A Move Away from a “Food Court” Model of Worship
There is a move of God across churches around our nation that is causing a shift from a “food court” model of worship to a unified style of worship. In the past, many of our churches, for well-thought-through pragmatic reasons, decided to offer two or more styles of worship, seeking to attract people who like a particular kind of music. This model is based on personal preferences.
The overall concern was that we could not draw young people with traditional styles of worship, and our older people would leave if we transition our services to a more contemporary model. The result has often been ageism, segregation and division of the body. In many cases, its implementation has severely divided the church rather than uniting it in what should be one of the most unifying practices of the church —corporate worship. In fact, biblical teaching points to us keeping the generations together in worship (1 Timothy 5:1-3, 1 Timothy 4:12, Psalm 145:4, John 17).
Many churches that have gone down this divisive road are now crying out for unity. A prevailing thought that millennials want a high production, edgy worship service has been proven wrong by current research and gives every church a more hopeful future.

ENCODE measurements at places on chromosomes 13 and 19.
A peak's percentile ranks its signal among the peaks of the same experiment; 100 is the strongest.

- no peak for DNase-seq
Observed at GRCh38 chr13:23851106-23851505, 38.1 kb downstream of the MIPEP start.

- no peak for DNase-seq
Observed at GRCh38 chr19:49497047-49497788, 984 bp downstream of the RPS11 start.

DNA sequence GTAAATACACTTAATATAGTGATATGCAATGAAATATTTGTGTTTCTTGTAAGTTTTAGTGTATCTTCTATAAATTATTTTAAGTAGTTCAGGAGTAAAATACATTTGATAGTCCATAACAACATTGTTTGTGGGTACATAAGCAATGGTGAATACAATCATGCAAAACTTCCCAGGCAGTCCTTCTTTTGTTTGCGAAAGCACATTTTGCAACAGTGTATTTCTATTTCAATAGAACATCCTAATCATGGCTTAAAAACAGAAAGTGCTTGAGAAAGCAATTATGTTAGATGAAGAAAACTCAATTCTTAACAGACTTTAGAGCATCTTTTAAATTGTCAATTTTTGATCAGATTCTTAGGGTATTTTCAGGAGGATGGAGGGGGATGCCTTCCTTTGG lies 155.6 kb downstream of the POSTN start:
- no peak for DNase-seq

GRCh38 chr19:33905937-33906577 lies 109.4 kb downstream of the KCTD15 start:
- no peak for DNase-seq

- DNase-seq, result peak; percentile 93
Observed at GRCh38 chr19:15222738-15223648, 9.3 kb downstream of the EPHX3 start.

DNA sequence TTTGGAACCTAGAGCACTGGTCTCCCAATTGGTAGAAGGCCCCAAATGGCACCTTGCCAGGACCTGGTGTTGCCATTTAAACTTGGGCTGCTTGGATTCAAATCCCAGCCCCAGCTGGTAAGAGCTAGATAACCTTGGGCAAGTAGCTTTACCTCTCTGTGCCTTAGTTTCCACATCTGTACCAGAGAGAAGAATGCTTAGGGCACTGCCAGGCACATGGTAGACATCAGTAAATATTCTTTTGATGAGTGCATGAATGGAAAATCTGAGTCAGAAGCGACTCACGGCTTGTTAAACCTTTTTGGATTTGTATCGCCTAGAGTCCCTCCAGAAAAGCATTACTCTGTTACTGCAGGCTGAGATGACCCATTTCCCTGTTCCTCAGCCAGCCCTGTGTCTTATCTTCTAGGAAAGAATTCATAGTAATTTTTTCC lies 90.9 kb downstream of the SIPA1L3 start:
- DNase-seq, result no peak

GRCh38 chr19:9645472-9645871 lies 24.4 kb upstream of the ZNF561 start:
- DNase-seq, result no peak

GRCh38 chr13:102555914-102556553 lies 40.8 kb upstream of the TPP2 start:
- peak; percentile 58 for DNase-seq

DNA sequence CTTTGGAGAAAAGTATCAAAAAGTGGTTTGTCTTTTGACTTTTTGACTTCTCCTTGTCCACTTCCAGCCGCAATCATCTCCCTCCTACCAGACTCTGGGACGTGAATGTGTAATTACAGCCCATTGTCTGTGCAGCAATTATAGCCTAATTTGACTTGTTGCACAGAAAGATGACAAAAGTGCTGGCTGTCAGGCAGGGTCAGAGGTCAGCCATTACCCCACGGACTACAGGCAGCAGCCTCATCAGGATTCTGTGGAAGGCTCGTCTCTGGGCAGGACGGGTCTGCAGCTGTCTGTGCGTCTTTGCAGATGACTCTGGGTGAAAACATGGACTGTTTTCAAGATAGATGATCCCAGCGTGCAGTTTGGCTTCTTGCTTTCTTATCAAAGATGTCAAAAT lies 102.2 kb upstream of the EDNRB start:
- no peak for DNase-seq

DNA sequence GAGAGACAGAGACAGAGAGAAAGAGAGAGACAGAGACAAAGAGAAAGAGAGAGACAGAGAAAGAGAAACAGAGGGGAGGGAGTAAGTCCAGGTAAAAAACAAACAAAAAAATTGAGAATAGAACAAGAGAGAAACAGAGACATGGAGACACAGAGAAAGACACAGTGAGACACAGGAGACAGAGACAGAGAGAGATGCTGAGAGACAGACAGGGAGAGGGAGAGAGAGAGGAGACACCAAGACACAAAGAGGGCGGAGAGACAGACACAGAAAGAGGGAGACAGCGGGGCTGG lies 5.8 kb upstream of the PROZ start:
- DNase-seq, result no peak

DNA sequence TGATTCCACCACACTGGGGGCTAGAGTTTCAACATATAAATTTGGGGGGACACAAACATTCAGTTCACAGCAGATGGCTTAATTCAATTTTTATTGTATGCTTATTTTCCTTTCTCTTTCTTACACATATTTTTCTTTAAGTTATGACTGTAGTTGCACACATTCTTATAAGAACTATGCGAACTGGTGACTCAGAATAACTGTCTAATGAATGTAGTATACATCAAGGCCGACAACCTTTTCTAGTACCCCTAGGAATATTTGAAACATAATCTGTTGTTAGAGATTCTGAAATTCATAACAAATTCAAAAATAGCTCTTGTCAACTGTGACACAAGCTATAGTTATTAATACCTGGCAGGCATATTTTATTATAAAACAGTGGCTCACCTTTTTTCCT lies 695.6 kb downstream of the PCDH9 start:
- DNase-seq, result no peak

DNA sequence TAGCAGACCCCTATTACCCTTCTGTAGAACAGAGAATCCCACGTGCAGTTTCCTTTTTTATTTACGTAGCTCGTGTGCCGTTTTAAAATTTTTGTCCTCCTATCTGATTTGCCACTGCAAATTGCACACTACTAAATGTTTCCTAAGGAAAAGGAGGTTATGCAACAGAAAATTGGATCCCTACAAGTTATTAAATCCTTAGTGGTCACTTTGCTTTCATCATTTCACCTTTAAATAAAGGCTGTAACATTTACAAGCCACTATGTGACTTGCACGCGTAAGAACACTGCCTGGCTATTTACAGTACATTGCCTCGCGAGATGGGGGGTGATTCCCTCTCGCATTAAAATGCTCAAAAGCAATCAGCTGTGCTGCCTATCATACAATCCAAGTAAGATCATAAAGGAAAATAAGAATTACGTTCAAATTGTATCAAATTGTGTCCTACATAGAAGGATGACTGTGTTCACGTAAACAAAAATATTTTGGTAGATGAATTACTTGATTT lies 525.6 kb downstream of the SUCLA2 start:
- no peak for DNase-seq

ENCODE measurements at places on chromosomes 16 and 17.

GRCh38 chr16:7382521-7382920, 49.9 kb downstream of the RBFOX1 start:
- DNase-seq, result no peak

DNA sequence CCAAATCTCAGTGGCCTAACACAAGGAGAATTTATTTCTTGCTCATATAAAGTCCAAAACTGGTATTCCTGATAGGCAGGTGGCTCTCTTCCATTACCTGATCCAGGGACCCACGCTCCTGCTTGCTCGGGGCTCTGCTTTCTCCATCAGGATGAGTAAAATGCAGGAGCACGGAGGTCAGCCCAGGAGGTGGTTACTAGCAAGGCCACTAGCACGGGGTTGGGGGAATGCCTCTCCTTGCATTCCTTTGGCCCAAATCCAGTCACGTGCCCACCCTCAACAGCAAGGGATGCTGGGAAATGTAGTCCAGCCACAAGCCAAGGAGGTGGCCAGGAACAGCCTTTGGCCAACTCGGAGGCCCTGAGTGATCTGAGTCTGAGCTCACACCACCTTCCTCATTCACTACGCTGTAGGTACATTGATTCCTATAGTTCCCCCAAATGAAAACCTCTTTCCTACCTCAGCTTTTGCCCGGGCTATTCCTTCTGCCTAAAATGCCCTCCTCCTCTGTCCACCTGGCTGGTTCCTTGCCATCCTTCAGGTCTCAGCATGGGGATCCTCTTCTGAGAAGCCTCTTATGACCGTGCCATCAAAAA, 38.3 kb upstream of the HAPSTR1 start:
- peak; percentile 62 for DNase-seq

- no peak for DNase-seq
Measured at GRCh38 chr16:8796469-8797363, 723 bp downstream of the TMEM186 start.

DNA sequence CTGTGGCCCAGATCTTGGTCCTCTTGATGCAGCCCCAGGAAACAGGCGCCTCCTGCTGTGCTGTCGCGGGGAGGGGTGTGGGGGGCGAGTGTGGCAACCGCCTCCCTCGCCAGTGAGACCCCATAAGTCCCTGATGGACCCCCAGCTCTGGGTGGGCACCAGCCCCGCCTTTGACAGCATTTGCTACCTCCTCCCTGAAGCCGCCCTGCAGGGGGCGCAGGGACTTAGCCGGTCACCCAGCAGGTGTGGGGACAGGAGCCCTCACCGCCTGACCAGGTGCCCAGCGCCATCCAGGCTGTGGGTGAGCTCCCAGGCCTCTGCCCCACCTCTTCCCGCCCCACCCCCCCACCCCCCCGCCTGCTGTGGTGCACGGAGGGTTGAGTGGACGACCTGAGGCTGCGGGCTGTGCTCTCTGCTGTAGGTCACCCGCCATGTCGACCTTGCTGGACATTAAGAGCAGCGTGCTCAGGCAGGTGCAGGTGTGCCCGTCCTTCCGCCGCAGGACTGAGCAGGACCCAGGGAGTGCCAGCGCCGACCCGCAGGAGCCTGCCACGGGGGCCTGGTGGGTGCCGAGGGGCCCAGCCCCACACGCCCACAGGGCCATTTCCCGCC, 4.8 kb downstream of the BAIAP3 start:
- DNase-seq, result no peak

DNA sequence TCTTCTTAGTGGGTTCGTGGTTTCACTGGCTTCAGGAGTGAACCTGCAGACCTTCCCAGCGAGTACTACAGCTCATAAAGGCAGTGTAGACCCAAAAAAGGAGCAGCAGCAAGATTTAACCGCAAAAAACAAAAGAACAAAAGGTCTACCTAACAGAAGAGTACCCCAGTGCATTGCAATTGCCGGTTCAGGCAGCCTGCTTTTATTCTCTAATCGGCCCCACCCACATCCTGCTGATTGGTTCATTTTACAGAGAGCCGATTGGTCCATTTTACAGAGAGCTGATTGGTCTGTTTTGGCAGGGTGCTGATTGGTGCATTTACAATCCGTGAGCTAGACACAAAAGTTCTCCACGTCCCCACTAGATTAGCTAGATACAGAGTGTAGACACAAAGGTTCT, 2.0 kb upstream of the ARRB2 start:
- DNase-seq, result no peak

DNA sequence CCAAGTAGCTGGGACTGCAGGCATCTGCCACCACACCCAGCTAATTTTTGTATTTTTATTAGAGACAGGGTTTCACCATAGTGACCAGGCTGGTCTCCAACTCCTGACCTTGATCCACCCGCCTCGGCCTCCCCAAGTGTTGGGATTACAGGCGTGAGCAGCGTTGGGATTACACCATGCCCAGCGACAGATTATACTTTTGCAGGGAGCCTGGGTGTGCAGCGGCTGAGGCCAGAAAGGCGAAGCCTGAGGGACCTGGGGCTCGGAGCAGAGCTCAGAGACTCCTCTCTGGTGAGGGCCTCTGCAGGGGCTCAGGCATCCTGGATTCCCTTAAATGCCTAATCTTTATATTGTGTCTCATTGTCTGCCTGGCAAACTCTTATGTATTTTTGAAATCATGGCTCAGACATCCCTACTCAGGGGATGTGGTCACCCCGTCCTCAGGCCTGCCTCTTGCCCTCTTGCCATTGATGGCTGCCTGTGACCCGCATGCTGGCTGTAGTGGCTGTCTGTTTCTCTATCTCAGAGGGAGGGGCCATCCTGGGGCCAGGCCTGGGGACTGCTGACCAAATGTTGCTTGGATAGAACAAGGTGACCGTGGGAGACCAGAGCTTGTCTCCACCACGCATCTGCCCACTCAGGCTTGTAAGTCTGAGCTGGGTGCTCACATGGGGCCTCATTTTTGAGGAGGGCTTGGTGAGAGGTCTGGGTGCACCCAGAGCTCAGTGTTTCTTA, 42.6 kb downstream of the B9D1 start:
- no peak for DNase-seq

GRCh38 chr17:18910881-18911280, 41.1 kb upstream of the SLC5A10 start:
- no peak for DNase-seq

Here’s what I have found. It’s important to help people understand a biblical, cultural and missional understanding of worship with people sitting around tables in discussion groups. Explore with them the difference in essentials and nonessentials in worship. Present the concept of unified, multi-generational, multi-ethnic worship to them. As people see what should be in worship and lay that beside the reality of worship in their own church, the Holy Spirit begins to work in lives to bring alignment. I have seen this occur in many churches.
I’m not condemning churches that offer several choices, but I do want all to truly examine why they are doing this and determine if it is God’s choice for them. For some, I truly believe this is the only way they can remain missional within their circumstances.
For more on unified worship, check out related articles on the blog.
I’ve been a member of a church that has practiced this and I completely agree that it further divides a church based on preference. I feel that medium ground can be reached in most instances. For example, playing an acoustic set with guitar and piano but focusing on slow contemporary praise and even adapting some well known hymns (such as How Great Thou Art) can bridge the gap between traditional and contemporary service preferences. We’ve also increased our preaching and small group discussions around ridding the body of Christ of personal preferences and refocusing ourselves on sacrificial service. It’s working so far. (fingers crossed)